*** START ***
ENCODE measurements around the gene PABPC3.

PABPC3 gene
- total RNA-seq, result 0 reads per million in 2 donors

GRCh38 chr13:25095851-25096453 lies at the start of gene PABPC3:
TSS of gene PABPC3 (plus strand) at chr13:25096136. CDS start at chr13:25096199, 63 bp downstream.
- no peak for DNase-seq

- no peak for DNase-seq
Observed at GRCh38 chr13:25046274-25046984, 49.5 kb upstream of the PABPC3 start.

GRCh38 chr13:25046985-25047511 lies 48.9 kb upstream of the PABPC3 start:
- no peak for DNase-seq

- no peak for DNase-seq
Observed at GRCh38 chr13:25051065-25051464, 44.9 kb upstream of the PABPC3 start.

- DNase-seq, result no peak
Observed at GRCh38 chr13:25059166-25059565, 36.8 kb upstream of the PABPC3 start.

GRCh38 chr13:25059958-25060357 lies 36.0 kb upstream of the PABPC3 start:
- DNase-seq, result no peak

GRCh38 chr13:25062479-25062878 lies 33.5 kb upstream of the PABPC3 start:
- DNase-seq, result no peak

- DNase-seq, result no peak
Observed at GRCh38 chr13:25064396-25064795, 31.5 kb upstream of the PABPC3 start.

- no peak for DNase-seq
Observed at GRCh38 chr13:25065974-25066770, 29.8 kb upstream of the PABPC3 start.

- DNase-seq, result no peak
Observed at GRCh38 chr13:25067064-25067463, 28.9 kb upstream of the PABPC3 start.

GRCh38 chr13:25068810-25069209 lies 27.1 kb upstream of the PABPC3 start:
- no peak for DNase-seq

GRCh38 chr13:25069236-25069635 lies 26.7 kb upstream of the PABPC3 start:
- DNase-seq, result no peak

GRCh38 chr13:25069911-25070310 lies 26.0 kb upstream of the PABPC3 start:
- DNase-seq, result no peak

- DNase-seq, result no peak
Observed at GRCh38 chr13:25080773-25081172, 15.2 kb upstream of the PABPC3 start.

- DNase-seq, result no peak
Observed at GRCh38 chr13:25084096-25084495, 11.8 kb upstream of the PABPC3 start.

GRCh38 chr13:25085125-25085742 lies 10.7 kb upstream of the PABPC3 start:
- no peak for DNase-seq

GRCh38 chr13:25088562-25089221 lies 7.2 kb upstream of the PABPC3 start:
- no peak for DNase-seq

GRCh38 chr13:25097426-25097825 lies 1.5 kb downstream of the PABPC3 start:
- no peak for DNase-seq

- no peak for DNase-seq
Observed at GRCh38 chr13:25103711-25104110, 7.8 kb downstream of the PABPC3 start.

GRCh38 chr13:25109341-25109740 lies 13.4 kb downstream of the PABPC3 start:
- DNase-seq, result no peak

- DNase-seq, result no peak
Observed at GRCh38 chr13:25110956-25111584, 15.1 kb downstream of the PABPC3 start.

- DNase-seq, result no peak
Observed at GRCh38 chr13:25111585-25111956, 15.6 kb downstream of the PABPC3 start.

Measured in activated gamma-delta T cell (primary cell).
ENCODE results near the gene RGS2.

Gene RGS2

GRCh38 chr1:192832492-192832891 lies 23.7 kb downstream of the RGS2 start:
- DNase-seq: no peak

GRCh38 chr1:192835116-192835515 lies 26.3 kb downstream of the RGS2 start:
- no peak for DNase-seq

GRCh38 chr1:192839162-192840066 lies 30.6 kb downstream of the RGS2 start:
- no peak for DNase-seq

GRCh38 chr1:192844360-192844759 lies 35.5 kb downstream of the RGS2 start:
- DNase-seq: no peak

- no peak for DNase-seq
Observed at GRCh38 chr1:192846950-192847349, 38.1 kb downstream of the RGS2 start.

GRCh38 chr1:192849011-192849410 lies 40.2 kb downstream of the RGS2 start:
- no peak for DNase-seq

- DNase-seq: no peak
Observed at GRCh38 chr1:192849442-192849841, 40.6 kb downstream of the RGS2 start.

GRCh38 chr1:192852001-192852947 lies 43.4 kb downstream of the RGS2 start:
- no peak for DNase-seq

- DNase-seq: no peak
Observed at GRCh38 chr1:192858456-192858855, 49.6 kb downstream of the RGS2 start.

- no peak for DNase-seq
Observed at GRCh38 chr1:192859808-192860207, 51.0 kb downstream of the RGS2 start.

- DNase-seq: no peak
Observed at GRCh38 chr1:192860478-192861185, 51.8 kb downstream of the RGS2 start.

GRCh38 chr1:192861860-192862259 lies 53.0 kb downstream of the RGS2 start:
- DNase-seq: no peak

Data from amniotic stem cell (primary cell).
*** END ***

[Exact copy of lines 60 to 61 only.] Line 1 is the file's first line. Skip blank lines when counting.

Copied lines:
- no peak for DNase-seq
Observed at GRCh38 chr1:192846950-192847349, 38.1 kb downstream of the RGS2 start.